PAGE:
Brandie – does he live in Dummerston?

    Ananda – I thank the board for coming so far with this. I want to say thanks to all tenants who spoke. I have seen a large number of tenants, compared to landlords, and landlords are presenting false equivalencies. The skepticism by those who are fortunate to not be affected is disheartening. Town researchers have come back twice, we’ve presented research… it’s willfully deceptive to say it is not researched by one of the largest landlord sons in town… we had 250 signatures the day it was proposed. It would help a large portion of the town. Not all landlords are not monopolists with mustaches, but a rising tide lifts all boats, and it should be a conversation of community protection.

    Frank – in downtown Brattleboro – I support this proposal. One of my friends and neighbors say they are struggling – I believe them. I’d want my community to trust me when I say I’m struggling. It’s not easy for us to speak up, and you should listen when we do. I support this proposal.

    Ryan Stratton – I want to add my data point. I’m a renter in Brattleboro and have been in this apartment for 6 years. I couldn’t have moved in if my landlord wanted last month’s rent. happy to be here. Thanks for doing what governments do and listen to constituents and make decisions.

    Tim – okay, the final two have already spoke, I’ll take the comments, but it should be new…

    Frick – I want to say I am really frustrated with the degree to which people in political situations have been trying to divide up and present things that aren’;t fact based, on a national level and here. I’ve talked to Peter Welch about fully funding Section 8. That would be a real solution. If subsidies were fully funded. I hope everyone considers talking to peter Welch and Bernie Sanders and Leahy about funding Section 8. None of my tenants are having their housing…. how shall I put it. Threatened because of the current pandemic, in part because I have found ways to work with them, as I have done throughout my entire career. Tenants need a right to a quiet apartment.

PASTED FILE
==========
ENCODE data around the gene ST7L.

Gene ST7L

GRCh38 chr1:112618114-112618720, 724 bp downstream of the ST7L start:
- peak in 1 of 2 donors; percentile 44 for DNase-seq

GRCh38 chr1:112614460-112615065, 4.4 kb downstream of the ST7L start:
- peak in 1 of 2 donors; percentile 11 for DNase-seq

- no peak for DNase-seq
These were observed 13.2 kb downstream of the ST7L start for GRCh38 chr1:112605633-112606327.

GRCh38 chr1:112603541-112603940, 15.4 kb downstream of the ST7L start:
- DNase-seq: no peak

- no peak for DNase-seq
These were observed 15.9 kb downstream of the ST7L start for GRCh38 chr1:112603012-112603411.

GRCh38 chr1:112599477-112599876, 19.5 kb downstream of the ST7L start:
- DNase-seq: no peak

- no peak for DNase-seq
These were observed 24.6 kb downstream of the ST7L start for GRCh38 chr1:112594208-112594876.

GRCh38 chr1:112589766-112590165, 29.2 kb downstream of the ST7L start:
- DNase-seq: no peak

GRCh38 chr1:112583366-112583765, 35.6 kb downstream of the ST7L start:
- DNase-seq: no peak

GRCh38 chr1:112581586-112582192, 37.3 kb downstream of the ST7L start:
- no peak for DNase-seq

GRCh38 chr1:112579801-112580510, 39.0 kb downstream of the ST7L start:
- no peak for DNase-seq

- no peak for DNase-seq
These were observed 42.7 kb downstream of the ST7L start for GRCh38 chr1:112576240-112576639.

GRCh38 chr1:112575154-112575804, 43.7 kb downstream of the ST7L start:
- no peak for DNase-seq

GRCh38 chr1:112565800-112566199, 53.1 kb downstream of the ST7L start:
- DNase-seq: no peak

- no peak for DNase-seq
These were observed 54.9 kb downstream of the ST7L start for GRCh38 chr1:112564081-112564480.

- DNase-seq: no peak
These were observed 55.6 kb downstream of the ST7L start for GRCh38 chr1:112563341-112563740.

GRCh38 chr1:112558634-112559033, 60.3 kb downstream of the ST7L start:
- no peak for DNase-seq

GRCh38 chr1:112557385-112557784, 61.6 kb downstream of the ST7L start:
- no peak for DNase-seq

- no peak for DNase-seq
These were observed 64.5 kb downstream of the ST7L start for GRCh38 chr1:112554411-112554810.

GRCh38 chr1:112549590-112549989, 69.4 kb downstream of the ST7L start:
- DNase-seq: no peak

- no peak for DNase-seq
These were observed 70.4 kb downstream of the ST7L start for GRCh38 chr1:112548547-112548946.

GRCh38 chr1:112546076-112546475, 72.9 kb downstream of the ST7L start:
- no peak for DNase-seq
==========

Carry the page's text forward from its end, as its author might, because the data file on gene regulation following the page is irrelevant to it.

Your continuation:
Dory – off of what Normandeau was talking about… people who

    Tim – let’s not name names.

    Dory Hamm – I’ve known them my entire life – they speak from a place of privileged. I’m countering that when people speak from a place of financial privilege don’t understand people who are just getting by. Wealth always asks for more time and studies to prevent things from getting done while poor people struggle. It’s an attack used for so long. I have to counter it.

    Gemma Seymour – I think this will improve housing accessibility. Some facts… it does not change the landlord tenant relationship. NO less money. last month’s rent is still due. Landlords just can’t shoulder more of the risk. Rents are set by what tenants are willing to pay. Tenants are the source of income, so threats of empty spaces are empty threats. We hear landlords will be more selective, but in our constrained market, landlords are already as selective as the market will bear. It is false to say we haven’t studied this enough. It doesn’t change the money. It changes when it has to be paid. It isn’t complicated. I look forward to the grant for the housing study. I support this. It is good governance. I am very libertarian and skeptical of government doing good.

    Tim – okay. I think I can close the public hearing. I’m closing it. I’m sure the board members want to respond. I’l invite everyone to know your needs. I’d like to ask a question of Bob about if this passes, and a statement to make. Others? Bob, say this passes tonight, what happens to … what kind of grandfathering occurs? There is a 60 day appeal period for a petition thing for Town Meeting, what I’m wondering, after that it goes into effect in February – what happens to the current arrangements of last month’s rent agreements?

    Bob – I get the gist. The ordinance would be for anyone going forward. Landlords who have all three right now would be grandfathered… they wouldn’t;t have to give it back, just couldn’t charge it. You need 44 days for the petition with 5% of voters to go to town meeting vote.

    Tim – a new lease with the same tenat?

    Bob- any new lease, the landlord would be obligated to return it, otherwise you are charging all three, in violation.

    Tim – something to consider but nothing surprising.

    Daniel – Interesting to hear everyone speak. Some things were aimed at me, and I’m fair game. I dispute this is poor governance. We have taken a great deal of public input, legal opinion. I could make that same laundry list of things to study about landlords. This ordinance is fairly simple. One fact is clear – any tenant with a new rental will have an easier time with it. We have thousands in town, many with families, and I want to stand with the thousands who will benefit from this in town. I don’t need to hear more.